“Each ‘empty desk’ represents an opportunity both for the individual and the business. For the business, finding and recruiting the right individual means better productivity and profits, while for the individual, earning an income and spending a salary contributes to wide economic growth. In today’s economic environment of lowered unemployment and labor participation, it has never been more important to hire the right fit for each role.”

Orderly jobs in Long Island don’t require a degree

November 28th, 2014

Some orderly jobs in Long Island and elsewhere in the U.S. don’t require a degree. Careerbuilder has just released its hot jobs for 2015 list that features jobs that require a college degree and those that don’t.

Truck driver, merchandise displayer, orderly, sales rep, purchasing manager, telemarketer, and demonstrator are among the top jobs that don’t require a degree.

The list features occupations for which the number of jobs companies post each month significantly outpaces the number of people they’re actually able to hire – showing where companies are hungry for talent and how much the positions pay.

The analysis uses EMSI’s extensive labor market database, which pulls from over 90 national and state employment resources. CareerBuilder and EMSI looked at the average number of people hired per month in more than 700 occupations from January 2013 to August 2014 and compared that to the number of job postings for each occupation aggregated from online job sites for the same period.

“Job creation is gaining ground and job seekers are gaining leverage,” said Matt Ferguson, CEO of CareerBuilder and co-author of The Talent Equation. “For nearly 70 occupations in the U.S., the rate at which workers are being hired isn’t keeping up with the frequency and volume of open positions being advertised. By drawing attention to talent deficits, our list underscores opportunities in everything from technology and health care to sales and transportation for job seekers looking to make a change.”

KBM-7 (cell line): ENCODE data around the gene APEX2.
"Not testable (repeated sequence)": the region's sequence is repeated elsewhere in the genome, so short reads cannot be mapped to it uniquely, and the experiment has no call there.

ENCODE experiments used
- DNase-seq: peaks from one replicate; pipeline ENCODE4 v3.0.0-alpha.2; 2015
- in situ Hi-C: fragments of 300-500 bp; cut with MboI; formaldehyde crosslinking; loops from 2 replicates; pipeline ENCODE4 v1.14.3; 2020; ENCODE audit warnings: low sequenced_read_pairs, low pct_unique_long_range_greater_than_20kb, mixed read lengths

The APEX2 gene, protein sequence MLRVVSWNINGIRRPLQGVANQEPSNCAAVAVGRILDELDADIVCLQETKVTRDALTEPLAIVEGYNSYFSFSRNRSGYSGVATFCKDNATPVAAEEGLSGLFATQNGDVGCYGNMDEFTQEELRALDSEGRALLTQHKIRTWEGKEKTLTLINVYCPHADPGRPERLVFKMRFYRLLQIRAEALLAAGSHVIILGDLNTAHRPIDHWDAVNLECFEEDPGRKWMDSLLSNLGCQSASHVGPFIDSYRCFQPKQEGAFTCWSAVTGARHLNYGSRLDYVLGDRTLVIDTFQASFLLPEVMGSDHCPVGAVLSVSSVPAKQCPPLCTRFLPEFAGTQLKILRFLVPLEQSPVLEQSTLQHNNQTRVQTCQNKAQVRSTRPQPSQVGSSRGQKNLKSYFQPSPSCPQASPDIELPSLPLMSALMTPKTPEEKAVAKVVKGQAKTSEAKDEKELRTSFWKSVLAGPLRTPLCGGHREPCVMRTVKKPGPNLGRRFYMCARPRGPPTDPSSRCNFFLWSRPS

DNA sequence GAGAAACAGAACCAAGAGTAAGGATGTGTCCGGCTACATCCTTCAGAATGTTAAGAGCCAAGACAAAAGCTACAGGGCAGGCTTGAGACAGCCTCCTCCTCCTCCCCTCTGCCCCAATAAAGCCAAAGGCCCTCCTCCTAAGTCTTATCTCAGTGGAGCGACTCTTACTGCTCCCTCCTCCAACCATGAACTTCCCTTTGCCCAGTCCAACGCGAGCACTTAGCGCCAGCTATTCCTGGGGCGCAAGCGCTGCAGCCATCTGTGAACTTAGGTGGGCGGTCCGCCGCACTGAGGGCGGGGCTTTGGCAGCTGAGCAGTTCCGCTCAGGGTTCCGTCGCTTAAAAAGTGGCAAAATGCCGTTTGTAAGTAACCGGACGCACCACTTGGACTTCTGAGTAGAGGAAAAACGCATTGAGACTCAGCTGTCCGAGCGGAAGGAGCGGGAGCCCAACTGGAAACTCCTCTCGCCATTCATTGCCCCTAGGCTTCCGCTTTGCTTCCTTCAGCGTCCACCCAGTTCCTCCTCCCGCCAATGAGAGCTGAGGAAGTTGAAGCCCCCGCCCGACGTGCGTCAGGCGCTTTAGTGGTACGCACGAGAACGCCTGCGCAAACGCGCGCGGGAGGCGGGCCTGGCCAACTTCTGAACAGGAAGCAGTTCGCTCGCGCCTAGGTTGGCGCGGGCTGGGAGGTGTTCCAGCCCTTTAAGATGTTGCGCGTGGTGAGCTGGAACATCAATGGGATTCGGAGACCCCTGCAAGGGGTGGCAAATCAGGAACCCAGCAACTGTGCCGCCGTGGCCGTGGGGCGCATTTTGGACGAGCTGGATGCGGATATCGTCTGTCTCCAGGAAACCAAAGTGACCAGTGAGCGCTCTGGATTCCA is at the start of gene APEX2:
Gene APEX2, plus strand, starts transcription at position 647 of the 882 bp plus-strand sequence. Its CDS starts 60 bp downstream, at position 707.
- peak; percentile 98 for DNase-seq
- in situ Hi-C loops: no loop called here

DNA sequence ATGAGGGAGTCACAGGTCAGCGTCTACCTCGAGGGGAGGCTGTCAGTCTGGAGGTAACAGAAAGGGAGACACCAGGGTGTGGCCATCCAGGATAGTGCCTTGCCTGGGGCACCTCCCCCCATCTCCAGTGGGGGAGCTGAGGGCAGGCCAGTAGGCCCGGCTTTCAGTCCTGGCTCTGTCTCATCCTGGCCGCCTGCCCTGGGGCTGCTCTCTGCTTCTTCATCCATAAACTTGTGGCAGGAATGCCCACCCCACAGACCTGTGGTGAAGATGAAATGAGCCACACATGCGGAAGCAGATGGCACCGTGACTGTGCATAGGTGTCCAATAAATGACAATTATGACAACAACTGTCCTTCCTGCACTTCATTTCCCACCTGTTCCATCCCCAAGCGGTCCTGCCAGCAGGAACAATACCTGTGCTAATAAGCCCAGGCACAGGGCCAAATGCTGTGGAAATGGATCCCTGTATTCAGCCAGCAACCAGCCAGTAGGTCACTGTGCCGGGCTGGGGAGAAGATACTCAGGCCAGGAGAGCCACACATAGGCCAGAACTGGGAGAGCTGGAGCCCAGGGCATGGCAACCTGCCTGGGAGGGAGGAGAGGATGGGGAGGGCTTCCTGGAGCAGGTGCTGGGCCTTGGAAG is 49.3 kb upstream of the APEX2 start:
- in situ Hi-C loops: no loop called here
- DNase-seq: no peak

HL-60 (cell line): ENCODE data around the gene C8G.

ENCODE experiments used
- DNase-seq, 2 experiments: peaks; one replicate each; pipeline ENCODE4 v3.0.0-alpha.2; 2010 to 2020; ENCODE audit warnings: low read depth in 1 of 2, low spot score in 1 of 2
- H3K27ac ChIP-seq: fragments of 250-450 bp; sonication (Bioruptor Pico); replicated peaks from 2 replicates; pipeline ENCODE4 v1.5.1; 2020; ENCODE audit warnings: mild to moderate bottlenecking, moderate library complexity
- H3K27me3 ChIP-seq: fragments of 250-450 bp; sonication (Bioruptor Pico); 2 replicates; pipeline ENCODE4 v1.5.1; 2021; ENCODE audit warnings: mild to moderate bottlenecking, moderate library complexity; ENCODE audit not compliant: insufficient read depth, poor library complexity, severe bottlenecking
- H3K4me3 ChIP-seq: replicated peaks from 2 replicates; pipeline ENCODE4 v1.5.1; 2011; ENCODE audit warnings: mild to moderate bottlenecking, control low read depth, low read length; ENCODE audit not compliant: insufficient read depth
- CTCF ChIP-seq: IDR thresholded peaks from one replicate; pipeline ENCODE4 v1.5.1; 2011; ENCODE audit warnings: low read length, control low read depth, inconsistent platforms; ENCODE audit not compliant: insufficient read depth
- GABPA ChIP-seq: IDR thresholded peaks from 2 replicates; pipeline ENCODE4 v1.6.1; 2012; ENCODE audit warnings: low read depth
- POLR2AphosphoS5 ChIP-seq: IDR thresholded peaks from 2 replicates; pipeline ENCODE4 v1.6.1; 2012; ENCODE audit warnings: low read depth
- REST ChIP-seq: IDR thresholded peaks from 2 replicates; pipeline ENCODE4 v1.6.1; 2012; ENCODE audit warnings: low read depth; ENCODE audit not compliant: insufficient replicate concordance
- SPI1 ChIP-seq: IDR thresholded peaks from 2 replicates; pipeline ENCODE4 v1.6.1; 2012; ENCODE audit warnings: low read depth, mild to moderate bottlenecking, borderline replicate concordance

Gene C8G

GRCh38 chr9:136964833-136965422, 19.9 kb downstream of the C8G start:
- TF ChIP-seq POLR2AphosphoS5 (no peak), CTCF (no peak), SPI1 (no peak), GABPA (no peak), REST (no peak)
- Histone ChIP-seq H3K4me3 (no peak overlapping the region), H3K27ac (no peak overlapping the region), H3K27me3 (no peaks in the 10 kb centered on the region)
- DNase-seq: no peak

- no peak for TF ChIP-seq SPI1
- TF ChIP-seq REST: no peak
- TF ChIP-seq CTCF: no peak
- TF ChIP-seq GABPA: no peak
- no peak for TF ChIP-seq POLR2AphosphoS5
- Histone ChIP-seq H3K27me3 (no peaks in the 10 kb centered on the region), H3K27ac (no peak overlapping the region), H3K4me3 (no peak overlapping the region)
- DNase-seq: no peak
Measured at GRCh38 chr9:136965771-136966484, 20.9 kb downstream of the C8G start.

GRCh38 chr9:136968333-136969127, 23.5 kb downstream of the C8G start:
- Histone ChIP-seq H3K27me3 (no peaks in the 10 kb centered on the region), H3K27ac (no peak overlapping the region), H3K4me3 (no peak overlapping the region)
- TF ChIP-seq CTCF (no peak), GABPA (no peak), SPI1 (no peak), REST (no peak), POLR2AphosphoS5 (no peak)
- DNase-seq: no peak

Warehouse jobs in Long Island tick up

November 9th, 2014

The latest employment stats are in, and warehouse jobs in Long Island are growing, according to the Bureau of Labor Statistics.

Employment also continued to trend up in transportation and warehousing (+13,000) and construction (+12,000).

Employment in other major industries, including mining and logging, wholesale trade, information, financial activities, and government, showed little change over the month.

Overall, employment in retail trade rose by 27,000 in October. Within the industry, employment grew in general merchandise stores (+12,000) and automobile dealers (+4,000). Retail trade has added 249,000 jobs over the past year.

Health care added 25,000 jobs in October, about in line with the prior 12-month average gain of 21,000 jobs per month. In October, employment rose in ambulatory health care services (+19,000).

Employment in professional and business services continued to trend up over the month (+37,000). Over the prior 12 months, job gains averaged 56,000 per month. In October, employment continued to trend up in temporary help services (+15,000) and in computer systems design and related services (+7,000).

In October, manufacturing employment continued on an upward trend (+15,000). Within the industry, job gains occurred in machinery (+5,000), furniture and related products (+4,000), and semiconductors and electronic components (+2,000).

Over the year, manufacturing has added 170,000 jobs, largely in durable goods.

Employment rose by 214,000 in October, and the unemployment rate edged down to 5.8 percent

People call in sick for Long Island jobs

November 5th, 2014

Why are people calling in sick for Long Island jobs? The folks at Careerbuilder just came up with a survey of the most unbelievable reasons for calling in sick.